Managing micromanagers

How to deal with a micromanager. Or, how to not be a micromanager.

09/24/2013


“The more you tighten your grip, Tarkin, the more star systems will slip through your fingers.” — Princess Leia to Grand Moff Tarkin in Star Wars IV: A New Hope. (Watch the video: http://www.youtube.com/watch?v=-wntX-a3jSY)

Those of us who have toiled under a micromanaging boss have fantasized about saying this, or something like it, usually at the peak of our frustration. A “boss” could be any person or organization that has power over your work, including a direct supervisor, project manager, client, or board of directors.

What micromanaging looks like

Simply defined, to micromanage is to “direct and control a person, group, or system with excessive or unnecessary oversight or input.” But what does it really look like? Micromanaging has a sliding scale (some might call it a slippery slope). On the milder end of the spectrum, micromanagers delegate simpler, mundane tasks to subordinates, check on progress frequently, and leave their subordinates feeling like they can’t do anything right because they no longer have decision-making or problem-solving room to do their job. 

Sliding to the more severe, micromanagers control others’ time, have an unquenchable need for reports and data, correct the work of their subordinates, or request rework multiple times. These hard cases also delegate and get in the middle of the work being completed—and as many of us know, they call your home at night to discuss “just one more thing.”

Why some micromanage 

Micromanagers have an intense need for control. In fact, micromanagers often were promoted because of their ability to solve problems, manage budgets, meet their numbers, and control the operations. But at the higher level, the need for strategic thinking and developing others becomes more important. Because this transition into new skills can be uncomfortable and difficult, many managers remain in their operational comfort zones and never leave the day-to-day minutia for which they were so richly rewarded.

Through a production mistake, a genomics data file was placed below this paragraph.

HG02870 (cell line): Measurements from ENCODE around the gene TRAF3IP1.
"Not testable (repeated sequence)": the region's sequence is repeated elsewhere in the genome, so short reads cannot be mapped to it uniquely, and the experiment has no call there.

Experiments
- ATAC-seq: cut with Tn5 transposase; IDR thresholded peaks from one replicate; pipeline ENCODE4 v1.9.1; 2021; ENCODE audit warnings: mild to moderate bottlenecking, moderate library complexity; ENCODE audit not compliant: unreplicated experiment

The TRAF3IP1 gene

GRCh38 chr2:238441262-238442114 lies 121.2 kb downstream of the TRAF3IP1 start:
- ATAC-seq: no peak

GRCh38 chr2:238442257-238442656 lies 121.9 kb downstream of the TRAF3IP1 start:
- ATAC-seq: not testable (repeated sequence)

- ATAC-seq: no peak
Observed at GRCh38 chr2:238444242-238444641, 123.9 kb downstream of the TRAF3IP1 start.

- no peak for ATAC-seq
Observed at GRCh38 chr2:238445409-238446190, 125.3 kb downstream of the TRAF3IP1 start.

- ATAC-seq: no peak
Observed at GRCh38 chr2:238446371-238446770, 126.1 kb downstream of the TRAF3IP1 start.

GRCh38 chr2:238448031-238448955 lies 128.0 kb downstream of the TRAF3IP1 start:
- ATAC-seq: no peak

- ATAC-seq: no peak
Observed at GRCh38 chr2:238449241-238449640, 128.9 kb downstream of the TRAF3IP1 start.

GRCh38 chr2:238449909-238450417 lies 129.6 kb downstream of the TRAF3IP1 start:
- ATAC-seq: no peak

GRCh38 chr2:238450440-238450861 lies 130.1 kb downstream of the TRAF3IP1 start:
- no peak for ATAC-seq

There are two main reasons people micromanage:

  1. They have anxiety about their work, which they alleviate by ordering and controlling others.
  2. They lack of trust in their subordinates; they do not believe other workers will complete a task as well as needed. 

And here’s the kicker: Micromanagers almost never recognize that they are micromanagers. They simply do not realize they have poor leadership and management skills. When pushed, they recast their management style as detail-oriented, organized, and mildly perfectionistic.

Five things you can do 

If you have Darth Vader breathing down your neck, you can either close your eyes and trust the Force, or try these coping mechanisms:

  1. Don’t combat the micromanagement. If you do, it most likely will get worse.
  2. Consider that all micromanagers are not created equally—each has his/her own idiosyncrasies. Watch the behavior of your boss or colleague, looking for patterns and swings in mood and attitude. Micromanagers are extremely predictable. Learning the work patterns will help you predict and respond more fittingly.
  3. Increase the trust between you and the micromanager. Micromanagers do not trust that the work you do will be as thorough and competent as theirs. Your job is to make every effort to deliver within budget, on time, and on target. You need to become consistently predictable in your timing and quality.
  4. Anticipate the needs of your micromanager. After you’ve really mastered the work behaviors and patterns, you can be proactive to ward off potential stressors, as opposed to reacting once the sky falls and the seeming crisis begins.
  5. Keep your micromanager in the loop with regular updates. If you inform him/her/them of progress, discuss details, and establish agreements about the work and processes in advance, they will feel informed, closer to the actual work itself, and hence, in control. In some ways, they are in control, but more importantly, you are thriving rather than suffering, at least until you get promoted or find a new job on your own terms.

Amy Smith is an associate professor at Concordia University Chicago. She has more than 20 years of experience in management and leadership. She was a presenter at the 2012 Career Smart Engineers Conference.


References 

Ashkenas, R. (2011, November 15). Why People Micromanage.   

Gallo, A. (2011, September 22). Stop Being Micromanaged

North, S. (2012, May 7). How to Manage a Micromanager. Forbes, 1-3. 

Serrat, O. (2011, March). The travails of micromanagement. Cornell University IRL School, 100, 1-5. 



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